Bernard Cova, Robert V. Kozinets, Avi Shankar
Butterworth-Heinemann, 2007 - Business & Economics - 339 pages
Marketing and consumer research has traditionally conceptualized consumers as individuals- who exercise choice in the marketplace as individuals not as a class or a group. However an important new perspective is now emerging that rejects the individualistic view and focuses on the reality that human life is essentially social, and that who we are is an inherently social phenomenon. It is the tribus, the many little groups we belong to, that are fundamental to our experience of life. Tribal Marketing shows that it is not individual consumption of products that defines our lives but rather that this activity actually facilitates meaningful social relationships. The social 'links' (social relationships) are more important than the things (brands etc.)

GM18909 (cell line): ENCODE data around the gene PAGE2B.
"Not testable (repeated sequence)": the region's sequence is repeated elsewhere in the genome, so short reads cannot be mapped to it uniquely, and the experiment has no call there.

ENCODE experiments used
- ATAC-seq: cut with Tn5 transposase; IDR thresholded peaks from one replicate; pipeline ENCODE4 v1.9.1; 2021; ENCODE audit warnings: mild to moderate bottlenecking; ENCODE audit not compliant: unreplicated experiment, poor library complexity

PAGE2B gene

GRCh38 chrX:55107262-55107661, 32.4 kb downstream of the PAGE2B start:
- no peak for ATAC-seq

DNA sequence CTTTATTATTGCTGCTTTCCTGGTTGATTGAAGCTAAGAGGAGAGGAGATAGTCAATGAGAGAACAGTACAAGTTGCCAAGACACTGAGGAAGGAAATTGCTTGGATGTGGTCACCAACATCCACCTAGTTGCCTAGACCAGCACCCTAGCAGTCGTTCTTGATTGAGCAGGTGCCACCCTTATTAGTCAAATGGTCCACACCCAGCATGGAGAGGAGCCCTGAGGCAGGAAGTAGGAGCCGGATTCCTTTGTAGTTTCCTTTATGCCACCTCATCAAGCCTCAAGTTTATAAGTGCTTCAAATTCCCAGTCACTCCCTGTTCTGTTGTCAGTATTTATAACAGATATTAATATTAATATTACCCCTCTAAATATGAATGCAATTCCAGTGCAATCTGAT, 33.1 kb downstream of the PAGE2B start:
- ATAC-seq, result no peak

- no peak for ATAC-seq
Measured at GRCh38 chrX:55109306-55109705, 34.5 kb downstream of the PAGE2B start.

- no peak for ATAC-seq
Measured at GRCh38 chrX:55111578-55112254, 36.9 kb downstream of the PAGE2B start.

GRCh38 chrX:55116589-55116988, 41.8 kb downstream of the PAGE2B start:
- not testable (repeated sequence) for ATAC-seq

The aim of this book is therefore to offer a systematic overview of the area that has been defined as “cultures of consumption”- consumption microcultures, brand cultures, brand tribes, and brand communities. It is though these that students of marketing and marketing practitioners can begin to genuinely understand the real drivers of consumer behaviour. It will be essential to everyone who needs to understand the new paradigm in consumer research, brand management and communications management.
* The first comprehensive text to capture the diversity of research in the area and offer an authoritative and easily digestible overview.
*Challenges accepted marketing theory such as segmentation and sets the benchmark for contemporary thinking on topical issues.
* Internationally renowned team of editors and contributors.
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This is project for B.C
I wrote a paper about the concept of Tribal Marketing in 1994 in response to an Economist advertisement seeking entrants for a new topic in marketing to be presented to the Quest AGM held in Florida that year. Mine was the only foreign paper to be accepted - along with one other from New York.
Tribal marketing is now a common topic but none of the papers on the web seem to acknowledge the original source.
Here it is.
Quest is a club of the marketing directors of top companies on the Fortune 500 list.
So it seems that many of them took to the idea.
The pdf version has a larger typeface but the word version on the web page is easier to cut and paste etc.